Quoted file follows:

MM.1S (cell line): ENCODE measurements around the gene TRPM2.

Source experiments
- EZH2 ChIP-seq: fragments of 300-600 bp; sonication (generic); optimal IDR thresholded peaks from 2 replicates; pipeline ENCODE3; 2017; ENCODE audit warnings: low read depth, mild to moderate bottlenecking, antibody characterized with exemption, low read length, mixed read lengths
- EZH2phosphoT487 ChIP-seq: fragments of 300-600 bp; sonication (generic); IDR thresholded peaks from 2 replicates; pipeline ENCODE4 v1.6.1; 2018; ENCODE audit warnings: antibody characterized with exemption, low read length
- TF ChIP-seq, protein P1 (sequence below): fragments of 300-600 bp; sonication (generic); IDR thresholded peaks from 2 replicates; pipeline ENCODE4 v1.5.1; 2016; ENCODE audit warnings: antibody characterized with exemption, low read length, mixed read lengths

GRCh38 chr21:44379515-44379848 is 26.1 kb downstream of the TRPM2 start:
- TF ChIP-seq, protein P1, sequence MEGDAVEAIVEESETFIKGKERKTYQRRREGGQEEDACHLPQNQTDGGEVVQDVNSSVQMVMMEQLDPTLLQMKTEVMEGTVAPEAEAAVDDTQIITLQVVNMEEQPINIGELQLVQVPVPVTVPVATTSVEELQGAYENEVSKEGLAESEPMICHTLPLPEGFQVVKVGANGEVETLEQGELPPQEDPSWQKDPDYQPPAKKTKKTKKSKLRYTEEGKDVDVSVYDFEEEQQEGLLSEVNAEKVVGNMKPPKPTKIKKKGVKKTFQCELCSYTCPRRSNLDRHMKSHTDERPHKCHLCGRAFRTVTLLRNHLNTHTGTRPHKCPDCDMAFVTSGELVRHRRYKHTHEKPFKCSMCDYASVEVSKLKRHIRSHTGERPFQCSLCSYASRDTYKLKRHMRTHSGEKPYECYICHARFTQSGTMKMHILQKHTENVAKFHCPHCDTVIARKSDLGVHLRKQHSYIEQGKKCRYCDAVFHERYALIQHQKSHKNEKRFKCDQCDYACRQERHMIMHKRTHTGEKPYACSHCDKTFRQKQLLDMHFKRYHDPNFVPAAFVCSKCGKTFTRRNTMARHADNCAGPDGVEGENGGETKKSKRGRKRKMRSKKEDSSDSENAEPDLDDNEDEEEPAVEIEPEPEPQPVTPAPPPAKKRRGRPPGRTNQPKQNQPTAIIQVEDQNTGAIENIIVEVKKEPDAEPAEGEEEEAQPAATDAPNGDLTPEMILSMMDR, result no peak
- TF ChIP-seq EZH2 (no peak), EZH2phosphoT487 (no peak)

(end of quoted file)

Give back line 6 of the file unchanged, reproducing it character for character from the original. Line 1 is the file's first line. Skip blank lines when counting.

GRCh38 chr21:44379515-44379848 is 26.1 kb downstream of the TRPM2 start: